Stanford President Resigns Over Doctored Research

Marc Tessier-Lavigne (Photo by Cindy Ord/Getty Images for World Science Festival)

Stanford University's president is resigning following a report that found he did not issue corrections soon enough on five papers that contained manipulated data.

The university this year retained a law firm to investigate President Marc Tessier-Lavigne, a neuroscientist, following claims that some of his papers contain manipulated data. While the firm's report found no evidence that Tessier-Lavigne himself doctored the papers, he "'has not been able to provide an adequate explanation' for why he did not correct the scientific record when presented the opportunity on multiple occasions," the Stanford Daily reported.

Stanford faced a major crisis under Tessier-Lavigne's leadership. Law school students shouted down a conservative federal judge, disrupting his talk in violation of Stanford's free speech policies, the Washington Free Beacon reported. School diversity dean Tirien Steinbach, who arrived on the scene, sided with the students, accusing the judge of causing "harm."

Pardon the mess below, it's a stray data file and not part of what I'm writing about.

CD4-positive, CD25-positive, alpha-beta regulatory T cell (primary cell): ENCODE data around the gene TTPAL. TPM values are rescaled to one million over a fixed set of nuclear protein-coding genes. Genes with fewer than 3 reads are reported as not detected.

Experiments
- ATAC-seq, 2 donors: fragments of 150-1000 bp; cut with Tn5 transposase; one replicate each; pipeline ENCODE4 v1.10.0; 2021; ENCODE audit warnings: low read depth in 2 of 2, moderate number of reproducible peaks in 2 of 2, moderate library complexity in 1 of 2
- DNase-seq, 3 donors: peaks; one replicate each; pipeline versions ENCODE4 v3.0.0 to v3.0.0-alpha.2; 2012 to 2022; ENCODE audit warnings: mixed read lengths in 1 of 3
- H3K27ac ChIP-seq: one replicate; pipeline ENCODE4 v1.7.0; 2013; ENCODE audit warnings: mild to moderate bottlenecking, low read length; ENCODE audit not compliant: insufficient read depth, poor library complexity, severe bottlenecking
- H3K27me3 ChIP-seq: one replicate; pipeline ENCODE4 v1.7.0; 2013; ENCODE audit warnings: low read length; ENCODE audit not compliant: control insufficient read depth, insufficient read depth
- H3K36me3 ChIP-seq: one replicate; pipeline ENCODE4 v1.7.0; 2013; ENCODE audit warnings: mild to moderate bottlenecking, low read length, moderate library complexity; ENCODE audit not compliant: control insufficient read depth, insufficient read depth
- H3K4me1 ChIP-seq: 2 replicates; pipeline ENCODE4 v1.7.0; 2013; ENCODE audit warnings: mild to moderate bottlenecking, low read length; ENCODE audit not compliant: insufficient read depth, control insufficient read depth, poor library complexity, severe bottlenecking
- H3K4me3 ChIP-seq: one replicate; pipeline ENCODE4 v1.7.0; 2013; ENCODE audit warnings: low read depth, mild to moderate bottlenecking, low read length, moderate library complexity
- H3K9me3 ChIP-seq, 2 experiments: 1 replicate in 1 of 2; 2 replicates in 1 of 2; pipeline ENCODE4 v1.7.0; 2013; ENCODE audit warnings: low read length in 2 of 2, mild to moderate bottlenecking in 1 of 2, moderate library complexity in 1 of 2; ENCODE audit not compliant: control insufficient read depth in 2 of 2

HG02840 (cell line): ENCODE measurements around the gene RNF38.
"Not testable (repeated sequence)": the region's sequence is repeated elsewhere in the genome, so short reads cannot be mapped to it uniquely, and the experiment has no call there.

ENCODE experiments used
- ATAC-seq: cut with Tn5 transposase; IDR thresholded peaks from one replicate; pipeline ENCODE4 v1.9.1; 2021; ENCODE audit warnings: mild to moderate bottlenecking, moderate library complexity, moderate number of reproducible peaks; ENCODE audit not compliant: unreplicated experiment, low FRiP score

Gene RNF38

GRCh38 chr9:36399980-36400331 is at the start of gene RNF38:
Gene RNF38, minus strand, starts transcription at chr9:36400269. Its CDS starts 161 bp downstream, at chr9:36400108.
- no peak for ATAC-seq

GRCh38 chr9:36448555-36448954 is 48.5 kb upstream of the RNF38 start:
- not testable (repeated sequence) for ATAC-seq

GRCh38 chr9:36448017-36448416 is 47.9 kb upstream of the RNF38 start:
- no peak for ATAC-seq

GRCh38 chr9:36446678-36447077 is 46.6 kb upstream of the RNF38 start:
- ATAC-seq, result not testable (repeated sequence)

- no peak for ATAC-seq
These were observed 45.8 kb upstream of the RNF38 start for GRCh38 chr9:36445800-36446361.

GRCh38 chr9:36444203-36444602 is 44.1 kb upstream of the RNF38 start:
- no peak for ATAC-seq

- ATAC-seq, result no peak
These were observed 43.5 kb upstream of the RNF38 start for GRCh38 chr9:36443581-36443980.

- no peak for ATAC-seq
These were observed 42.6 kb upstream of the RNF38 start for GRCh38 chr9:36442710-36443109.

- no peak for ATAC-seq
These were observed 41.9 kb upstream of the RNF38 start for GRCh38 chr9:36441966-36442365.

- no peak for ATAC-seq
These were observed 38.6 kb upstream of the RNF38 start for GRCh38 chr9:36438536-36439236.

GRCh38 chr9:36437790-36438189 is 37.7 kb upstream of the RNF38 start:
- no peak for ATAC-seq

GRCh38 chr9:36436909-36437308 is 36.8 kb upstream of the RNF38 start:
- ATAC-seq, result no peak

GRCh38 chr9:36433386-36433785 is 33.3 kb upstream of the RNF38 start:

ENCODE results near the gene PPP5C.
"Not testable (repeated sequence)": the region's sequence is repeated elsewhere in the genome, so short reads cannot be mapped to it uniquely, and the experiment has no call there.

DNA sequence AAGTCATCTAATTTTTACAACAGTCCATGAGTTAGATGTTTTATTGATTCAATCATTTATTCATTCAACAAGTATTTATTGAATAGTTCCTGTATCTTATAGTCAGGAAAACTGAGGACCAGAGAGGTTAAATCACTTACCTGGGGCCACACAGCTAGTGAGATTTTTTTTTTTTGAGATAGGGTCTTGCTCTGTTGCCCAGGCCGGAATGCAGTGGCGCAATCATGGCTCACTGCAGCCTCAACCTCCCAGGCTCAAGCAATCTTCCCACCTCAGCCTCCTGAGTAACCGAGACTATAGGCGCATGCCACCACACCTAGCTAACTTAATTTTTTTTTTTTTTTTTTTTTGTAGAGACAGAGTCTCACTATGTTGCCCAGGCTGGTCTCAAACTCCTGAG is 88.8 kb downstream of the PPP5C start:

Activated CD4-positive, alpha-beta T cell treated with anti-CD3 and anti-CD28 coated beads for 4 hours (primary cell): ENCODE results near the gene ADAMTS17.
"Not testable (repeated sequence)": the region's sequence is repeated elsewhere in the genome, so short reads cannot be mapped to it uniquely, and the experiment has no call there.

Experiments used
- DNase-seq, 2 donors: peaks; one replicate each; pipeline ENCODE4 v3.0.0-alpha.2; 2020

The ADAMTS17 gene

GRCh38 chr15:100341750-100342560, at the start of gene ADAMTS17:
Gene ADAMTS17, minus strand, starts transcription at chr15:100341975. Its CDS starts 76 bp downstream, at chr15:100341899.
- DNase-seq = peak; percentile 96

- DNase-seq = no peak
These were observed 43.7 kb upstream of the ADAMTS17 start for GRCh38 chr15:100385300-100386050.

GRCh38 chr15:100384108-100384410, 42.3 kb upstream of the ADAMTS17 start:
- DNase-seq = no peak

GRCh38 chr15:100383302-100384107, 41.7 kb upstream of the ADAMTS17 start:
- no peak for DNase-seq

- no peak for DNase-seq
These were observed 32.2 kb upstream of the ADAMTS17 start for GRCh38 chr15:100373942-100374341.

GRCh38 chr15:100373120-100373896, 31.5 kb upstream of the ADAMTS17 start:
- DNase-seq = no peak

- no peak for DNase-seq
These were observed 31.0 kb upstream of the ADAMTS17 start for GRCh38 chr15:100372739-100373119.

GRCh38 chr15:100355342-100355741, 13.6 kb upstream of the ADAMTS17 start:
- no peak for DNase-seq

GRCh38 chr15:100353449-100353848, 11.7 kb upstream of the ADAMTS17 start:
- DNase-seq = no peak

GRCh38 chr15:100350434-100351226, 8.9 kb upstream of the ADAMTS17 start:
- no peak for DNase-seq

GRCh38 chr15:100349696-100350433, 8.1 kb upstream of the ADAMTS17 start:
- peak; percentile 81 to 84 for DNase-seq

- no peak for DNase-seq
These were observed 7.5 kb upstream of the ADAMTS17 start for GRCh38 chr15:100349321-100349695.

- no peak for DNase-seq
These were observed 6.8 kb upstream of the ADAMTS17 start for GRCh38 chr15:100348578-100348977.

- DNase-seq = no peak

The incident prompted Tessier-Lavigne and law school dean Jenny Martinez to write a formal apology to the judge and put Steinbach on leave.

Following the controversy, Martinez announced that students had to complete free speech training. A Free Beacon investigation, however, found that the training "required barely a minute's effort" and that students could easily tune out or skip the required training videos.

Tessier-Lavigne has also decided to retract or write extensive corrections for several of his peer-reviewed articles. According to the Daily, retractions are very rare in academia, occurring only in .04 percent of research papers. The retractions typically come only after "clear evidence" surfaces that "the findings are unreliable."

The report also found that Tessier-Lavigne had a tendency to reward lab workers who provided him with results he found "favorable" while punishing those who were "unable or struggled to generate such data."

Another professor at an elite university faced similar charges in recent months. A Chronicle of Higher Education report credibly accused a Harvard professor who studies honesty of using fraudulent data in her research.